2007 Printing Industry Hall of Fame —Fearlessly Embracing Technology - Gary Samuels
As for Gary Samuels, life began quietly enough. He spent his formative years on Long Island, NY, where he enjoyed playing high school sports and spent his summers life-guarding on the Atlantic Ocean. Samuels graduated from New York University in 1976, where he earned degrees in marketing and business administration.
While he appeared to be pre-ordained to enter the printing industry—after all, his father Jay owned Pictorial Offset, which was founded by grandfather Harry—this third-generation Samuels actually pondered being a partner in a ski shop business. But the genetic tug was too great to ignore.
“I’d always wanted to go to college and follow in the family business,” says Samuels, who remembers sitting in his grandfather’s lap at the office as a child. “Plus, I had a very motivational father.”
Knee Deep in Adversity
It wouldn’t take long for the Samuels boys to find themselves knee deep in adversity. Their father’s passing came only a year after the company had moved from New York. Compounding matters was a dog of a press installation that was crippling Pictorial Offset. The lemon-flavored hardware installation caused two major accounts to look elsewhere for their printing needs.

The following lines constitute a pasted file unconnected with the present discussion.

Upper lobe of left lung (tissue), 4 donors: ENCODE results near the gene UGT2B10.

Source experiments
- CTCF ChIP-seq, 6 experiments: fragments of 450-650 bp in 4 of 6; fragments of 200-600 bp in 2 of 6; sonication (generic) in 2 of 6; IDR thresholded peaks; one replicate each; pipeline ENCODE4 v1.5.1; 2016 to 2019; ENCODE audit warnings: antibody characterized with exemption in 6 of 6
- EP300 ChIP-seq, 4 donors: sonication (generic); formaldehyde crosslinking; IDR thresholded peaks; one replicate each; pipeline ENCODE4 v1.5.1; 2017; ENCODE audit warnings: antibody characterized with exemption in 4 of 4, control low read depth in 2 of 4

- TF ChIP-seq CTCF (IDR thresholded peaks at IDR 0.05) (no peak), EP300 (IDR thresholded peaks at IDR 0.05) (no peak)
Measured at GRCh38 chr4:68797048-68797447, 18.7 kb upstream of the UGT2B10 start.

In a very short time, the Samuels mourned the loss of their dad, fought to make a name for themselves with a skeptical client base, took the press manufacturer to court and learned how to run a printing establishment. Those first three years at the helm, according to Samuels, were quite tumultuous.
“Our clients all said, due to our inexperience, that as long as we delivered on time with a quality product, they would continue to support us,” he says. “Our entire family is extremely grateful to the loyalty that was exhibited by our customers.”
By handling adversity early on, including dealing with labor relations issues, Samuels developed the executive skills needed to thrive in the hotly contested New York Metropolitan market. When the fear of bankruptcy subsided, he was able to focus attention on technology and the parallel learning curves for both the shop floor and the clients.
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